Unlike SKS' Raceblades or Crud's Roadracer the Topeak De-Fender RC11 mudguards set is a more utilitarian style with the short front and the rear sticking straight out from behind the seatcluster.
They do having an interesting fitting design though which makes them perfect for attaching in seconds should you get caught out in the rain while commuting. Maximum tyre size is 700x25c and they weigh about 140g for the pair.
Essentially, the SKS S blade is the road version of the German marque's Xtra dry, which although pitched at mountain bikers, quickly caught on among messengers and new-wave fixer audiences too. This sturdy polypropylene beaver tail is pretty much the same thing, albeit more flattering to road lines.
The Axiom Rainrunner Deluxe Reflex Mudguards have a seriously solid feel. Both guards have a rubber mudflap on the bottom and once fitted they look great and perform well.
I have always shunned the use of mudguards, preferring to allow the debris and grit to provide a nice brown line of sludge up my back. Maybe a legacy of my mountain biking days but it just didn't look cool or right!
The Tortec Reflector Guards are at first glance just what you'd expect from a mid-price set of mudguards. Well made, solid and do what they say on the tin. Over the winter you begin to notice how many people use them and I can see why.
A number of younger riders I talk to have resisted mudguards on the basis that they are for older riders. Well I used to hold that view but now wonder - why didn't I do this sooner?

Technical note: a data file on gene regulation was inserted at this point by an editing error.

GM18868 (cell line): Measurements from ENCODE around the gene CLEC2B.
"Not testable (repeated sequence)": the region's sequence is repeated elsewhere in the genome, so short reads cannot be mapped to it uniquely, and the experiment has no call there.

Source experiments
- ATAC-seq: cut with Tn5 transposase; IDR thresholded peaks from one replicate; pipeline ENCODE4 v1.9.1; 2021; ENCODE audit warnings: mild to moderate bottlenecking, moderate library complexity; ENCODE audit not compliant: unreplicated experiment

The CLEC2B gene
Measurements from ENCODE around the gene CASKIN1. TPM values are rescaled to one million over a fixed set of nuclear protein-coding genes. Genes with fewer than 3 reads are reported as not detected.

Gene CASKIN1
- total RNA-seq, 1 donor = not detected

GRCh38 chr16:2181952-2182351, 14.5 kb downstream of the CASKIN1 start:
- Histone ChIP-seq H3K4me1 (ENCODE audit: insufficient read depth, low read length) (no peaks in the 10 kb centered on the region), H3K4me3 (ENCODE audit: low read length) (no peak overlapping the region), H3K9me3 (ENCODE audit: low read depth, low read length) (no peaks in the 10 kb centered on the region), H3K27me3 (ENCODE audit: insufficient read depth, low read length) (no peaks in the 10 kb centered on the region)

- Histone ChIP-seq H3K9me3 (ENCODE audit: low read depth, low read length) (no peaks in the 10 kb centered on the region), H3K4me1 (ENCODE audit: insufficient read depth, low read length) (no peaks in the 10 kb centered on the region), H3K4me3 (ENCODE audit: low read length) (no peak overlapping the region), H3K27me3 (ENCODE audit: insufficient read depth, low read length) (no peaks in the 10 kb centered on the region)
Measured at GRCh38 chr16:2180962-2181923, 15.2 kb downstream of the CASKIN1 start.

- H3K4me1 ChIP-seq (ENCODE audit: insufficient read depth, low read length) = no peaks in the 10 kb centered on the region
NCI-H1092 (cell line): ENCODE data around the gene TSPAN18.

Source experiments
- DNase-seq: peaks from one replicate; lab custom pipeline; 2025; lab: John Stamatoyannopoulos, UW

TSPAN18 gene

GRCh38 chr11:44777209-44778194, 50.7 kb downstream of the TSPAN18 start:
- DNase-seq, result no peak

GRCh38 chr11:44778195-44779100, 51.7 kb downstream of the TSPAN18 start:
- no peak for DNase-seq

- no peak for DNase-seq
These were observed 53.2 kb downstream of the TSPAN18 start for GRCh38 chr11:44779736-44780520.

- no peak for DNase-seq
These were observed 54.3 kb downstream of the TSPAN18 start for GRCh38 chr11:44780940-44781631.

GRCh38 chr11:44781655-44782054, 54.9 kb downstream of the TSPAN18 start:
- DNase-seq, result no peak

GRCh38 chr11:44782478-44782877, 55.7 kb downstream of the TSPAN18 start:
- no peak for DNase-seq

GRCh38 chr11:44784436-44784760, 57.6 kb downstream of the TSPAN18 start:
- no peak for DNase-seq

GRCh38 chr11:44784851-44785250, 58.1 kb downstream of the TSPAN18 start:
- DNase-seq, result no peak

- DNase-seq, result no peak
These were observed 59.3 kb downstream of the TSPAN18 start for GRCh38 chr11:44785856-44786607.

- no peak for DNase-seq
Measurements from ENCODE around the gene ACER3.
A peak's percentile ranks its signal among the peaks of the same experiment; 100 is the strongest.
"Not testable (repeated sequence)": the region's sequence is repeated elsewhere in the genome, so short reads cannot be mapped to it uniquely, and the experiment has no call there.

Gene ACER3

Riding on rain-drenched roads isn't many peoples idea of fun, but needs must if you want to keep cycling through the bad weather that is such a frequent occurrence in the UK. And now, with autumn settling in, is the time of year many might be considering a mudguard-equipped road bike.
The venerable SKS Chromoplastic mudguard has been a staple for audaxers, tourers and commuters for decades, and the latest incarnation is everything you'd want: sturdy, well made and decent value.
The Chromoplastics are made by sandwiching Aluminium stips inside a plastic housing. The resulting profile is quite deep which makes it stiff and sturdy, and it carries the now-trademark pattern of black strips and see-through channels. Fixing kit is all steel, with a fixed bridge at the rear and a sliding one at the front for better adjustability.
There's still a bit of life in our wet and windy spring yet, so these Full Windsor Quickfix rear mudguards might be a life-saver.
Full Windsor is a London-based bicycle accessories design company, named after its founder, Mark Windsor. From the name, you might think they actually make ties, but in fact these are mudguards with a clear resemblance to a necktie. Made from durable plastic and available in a range of colours, they're easy to fix and work very well.
I'm on the hunt for a commuter bike/winter bike. My requirements are/were:
"Normal" road bike
No disc brakes (interesting tech, but early days!)
No cantis (a PITA to maintain IME)
Tigara as a minimum
Not bothered re. steel or aluminium
...all for £1000, or thereabouts.
Found a couple of bikes that tick all the boxes (Trek 1.5, Ridgeback Platinum, Giant Defy), but they left me cold...although the Ridgebacks look pleasingly sensible, so they're an outsider.